In the spring of 2009, the New Yorker published "A Tiny Feast," a short story by Chris Adrian about Titania and Oberon coping in the contemporary world as their latest changeling child underwent leukemia treatment in a pediatric cancer ward. Adrian's characterization of the fairy monarchs retained their otherworldliness while also perfectly capturing the human anger and frustration of watching a loved one suffer and being powerless to help.
The tale serves as an extended flashback in Adrian's latest novel, The Great Night, which borrows the structure of William Shakespeare's A Midsummer's Night Dream with both comic and tragic overtones. Titania lashed out at Oberon after the child's death, and he was so stung by her last outburst that he simply walked away; a year later, as the story begins on Midsummer's Eve in San Francisco's Buena Vista Park, she is so distraught at his continued absence that, at the start of the Great Night festivities, she recklessly releases Puck from his bonds of magical servitude. He immediately uses his freedom to begin destroying the fairy court and everyone in it, with several humans inadvertently caught up in the turmoil.
One group closely mirrors the Shakespearean subplot of Bottom and his fellow rude mechanicals, only this time it's a troupe of homeless men and women acting out a musical version of Soylent Green concocted by their leader, Huff (the most fully delineated of the bunch). While these scenes are played primarily for comic effect, the other three mortals in the park have much more tragic backstories, echoing Titania's loss of her husband. Henry, a pediatric doctor, has had a relationship torn apart by obsessive-compulsive disorders emerging from a childhood abduction trauma. Will's girlfriend left him after he cheated on her, and Molly is still grieving after her boyfriend's suicide. Eventually the three cross paths, and it proves to be no coincidence that this trio should find each other. (Long before those revelations unfurl, though, they were all headed to the same party, at the home of the tantalizingly-symbolic-sounding Jordan Sasscock, which turns out to be an in-joke reference to Adrian's previous novel, The Children's Hospital.)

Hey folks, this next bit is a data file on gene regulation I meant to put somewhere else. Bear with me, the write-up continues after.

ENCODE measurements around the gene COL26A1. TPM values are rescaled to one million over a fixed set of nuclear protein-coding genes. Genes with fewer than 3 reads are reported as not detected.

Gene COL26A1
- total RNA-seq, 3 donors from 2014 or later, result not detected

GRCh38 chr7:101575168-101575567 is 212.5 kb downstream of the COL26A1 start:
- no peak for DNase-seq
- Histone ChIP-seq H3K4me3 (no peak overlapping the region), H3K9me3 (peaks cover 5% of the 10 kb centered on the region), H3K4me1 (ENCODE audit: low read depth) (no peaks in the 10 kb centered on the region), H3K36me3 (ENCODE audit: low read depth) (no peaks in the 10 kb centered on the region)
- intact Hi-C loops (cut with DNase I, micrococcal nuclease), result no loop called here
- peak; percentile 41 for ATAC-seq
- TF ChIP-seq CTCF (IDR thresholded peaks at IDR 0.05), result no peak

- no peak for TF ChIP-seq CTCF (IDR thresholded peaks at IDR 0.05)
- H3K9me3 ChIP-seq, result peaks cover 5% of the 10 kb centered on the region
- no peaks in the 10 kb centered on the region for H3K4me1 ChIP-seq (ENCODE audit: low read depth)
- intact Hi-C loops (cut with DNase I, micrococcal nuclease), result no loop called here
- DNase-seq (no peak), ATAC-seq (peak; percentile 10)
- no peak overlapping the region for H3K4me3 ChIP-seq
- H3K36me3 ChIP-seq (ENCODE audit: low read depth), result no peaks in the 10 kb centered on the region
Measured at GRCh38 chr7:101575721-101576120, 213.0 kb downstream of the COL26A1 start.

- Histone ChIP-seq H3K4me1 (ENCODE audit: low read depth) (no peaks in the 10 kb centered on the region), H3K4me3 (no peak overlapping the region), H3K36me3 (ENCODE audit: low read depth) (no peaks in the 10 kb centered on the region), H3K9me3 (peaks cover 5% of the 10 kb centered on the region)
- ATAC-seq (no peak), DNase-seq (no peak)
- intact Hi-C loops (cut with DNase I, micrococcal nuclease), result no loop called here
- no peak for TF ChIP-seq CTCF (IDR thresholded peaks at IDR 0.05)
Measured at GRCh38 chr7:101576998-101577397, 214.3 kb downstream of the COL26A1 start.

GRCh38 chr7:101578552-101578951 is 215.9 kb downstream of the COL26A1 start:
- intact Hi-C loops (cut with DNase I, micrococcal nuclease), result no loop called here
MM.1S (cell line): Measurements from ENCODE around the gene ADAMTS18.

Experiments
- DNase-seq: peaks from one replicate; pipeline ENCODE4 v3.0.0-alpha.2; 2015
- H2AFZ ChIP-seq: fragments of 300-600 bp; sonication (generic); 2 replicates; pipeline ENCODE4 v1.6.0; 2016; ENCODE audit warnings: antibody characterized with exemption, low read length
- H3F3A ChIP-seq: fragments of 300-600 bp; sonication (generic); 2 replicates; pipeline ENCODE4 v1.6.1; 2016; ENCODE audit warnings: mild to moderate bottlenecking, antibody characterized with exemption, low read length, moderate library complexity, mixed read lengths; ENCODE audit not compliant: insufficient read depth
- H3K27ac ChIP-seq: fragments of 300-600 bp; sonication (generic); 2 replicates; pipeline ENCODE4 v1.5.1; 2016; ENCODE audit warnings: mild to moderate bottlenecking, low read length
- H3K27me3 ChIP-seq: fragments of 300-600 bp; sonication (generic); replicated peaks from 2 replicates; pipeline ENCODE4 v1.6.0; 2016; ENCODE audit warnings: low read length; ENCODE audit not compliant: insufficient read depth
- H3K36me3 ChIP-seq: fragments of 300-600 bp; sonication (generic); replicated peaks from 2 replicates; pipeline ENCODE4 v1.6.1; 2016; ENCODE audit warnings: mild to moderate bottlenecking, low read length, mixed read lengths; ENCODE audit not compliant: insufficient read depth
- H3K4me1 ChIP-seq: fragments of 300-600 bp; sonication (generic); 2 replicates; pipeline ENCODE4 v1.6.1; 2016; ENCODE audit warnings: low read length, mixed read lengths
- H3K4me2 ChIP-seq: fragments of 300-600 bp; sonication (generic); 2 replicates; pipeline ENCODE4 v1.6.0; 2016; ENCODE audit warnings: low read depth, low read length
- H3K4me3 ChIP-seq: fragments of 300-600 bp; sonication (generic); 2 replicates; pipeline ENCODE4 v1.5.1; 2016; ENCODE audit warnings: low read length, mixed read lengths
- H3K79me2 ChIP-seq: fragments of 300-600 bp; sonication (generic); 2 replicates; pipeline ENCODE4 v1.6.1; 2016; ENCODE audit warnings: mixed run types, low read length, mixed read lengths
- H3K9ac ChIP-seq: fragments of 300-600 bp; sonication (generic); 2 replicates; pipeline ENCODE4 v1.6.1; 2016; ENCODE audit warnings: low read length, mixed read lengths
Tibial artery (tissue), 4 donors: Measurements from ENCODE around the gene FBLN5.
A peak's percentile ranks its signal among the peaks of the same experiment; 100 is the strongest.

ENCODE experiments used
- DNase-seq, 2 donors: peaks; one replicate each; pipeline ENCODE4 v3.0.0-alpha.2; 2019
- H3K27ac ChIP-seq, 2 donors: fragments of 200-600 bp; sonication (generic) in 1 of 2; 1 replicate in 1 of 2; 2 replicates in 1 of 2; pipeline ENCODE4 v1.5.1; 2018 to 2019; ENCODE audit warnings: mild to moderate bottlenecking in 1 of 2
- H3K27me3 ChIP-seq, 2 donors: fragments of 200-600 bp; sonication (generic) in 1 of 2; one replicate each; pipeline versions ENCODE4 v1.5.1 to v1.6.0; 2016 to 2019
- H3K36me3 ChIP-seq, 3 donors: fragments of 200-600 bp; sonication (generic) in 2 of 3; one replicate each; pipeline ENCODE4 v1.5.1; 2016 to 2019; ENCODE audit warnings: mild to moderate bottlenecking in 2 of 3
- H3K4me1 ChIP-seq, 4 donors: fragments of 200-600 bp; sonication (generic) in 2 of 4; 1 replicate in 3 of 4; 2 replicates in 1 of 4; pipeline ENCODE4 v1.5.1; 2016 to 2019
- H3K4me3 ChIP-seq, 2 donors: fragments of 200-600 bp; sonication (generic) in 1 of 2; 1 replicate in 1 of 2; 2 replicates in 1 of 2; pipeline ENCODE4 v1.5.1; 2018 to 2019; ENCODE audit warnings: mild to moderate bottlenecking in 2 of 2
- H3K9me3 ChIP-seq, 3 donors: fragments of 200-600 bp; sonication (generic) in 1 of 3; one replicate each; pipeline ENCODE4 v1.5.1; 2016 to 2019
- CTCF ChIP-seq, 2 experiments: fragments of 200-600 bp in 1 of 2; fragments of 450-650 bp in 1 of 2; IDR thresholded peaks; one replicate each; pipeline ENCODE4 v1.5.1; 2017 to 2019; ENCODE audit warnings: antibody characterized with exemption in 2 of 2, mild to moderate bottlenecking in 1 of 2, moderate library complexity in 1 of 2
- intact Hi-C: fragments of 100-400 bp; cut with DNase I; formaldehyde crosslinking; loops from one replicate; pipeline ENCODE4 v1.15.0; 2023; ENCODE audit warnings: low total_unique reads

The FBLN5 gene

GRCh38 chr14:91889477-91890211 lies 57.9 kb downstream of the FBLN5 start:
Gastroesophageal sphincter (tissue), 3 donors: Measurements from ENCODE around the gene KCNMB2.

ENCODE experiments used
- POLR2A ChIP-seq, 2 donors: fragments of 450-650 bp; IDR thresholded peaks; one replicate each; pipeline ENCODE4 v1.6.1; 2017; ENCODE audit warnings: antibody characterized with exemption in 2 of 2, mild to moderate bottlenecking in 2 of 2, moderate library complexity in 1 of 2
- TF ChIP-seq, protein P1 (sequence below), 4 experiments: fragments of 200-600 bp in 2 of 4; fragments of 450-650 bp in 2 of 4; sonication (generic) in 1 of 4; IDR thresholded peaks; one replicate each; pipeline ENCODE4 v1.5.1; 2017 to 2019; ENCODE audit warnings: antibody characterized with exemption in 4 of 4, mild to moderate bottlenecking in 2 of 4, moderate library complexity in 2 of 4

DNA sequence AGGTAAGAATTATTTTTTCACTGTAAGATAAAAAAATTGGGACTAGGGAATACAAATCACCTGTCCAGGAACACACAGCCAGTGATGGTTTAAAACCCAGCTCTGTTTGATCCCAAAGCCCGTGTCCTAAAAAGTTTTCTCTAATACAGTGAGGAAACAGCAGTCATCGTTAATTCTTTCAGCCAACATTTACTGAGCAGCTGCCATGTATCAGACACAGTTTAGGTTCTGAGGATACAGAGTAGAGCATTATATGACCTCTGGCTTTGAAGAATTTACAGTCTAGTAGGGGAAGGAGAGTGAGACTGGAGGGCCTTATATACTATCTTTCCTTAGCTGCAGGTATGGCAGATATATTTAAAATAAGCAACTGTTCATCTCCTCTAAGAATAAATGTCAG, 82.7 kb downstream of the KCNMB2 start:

Adrian revels in the complexities of a multi-threaded narrative but leaves plenty of clues for astute readers to see how the pieces will fit together in the final act. As with "A Tiny Feast," though, some of the most enjoyable aspects of this story are found in little moments when the human and fairy worlds collide: Titania's discomfort on a blind date, or the exasperation of fairy underlings (who've named themselves after streets just outside the park) with mortals who react to their presence by assuming they must be dreaming. Though The Great Night may not supplant The Story of Edgar Sawtelle as the most popular among recent literary retellings of Shakespeare, Adrian's optimistic vision of love's capacity for renewal despite the thrashings of adversity and despair will surely weave its spell over many readers. --Ron Hogan
Shelf Talker: Adrian was recently anointed by the New Yorker as one of its "20 Under 40," so this novel is likely to be viewed with great interest. On the spectrum of literary fantasy, it could fit on a bookshelf with Kelly Link and John Crowley.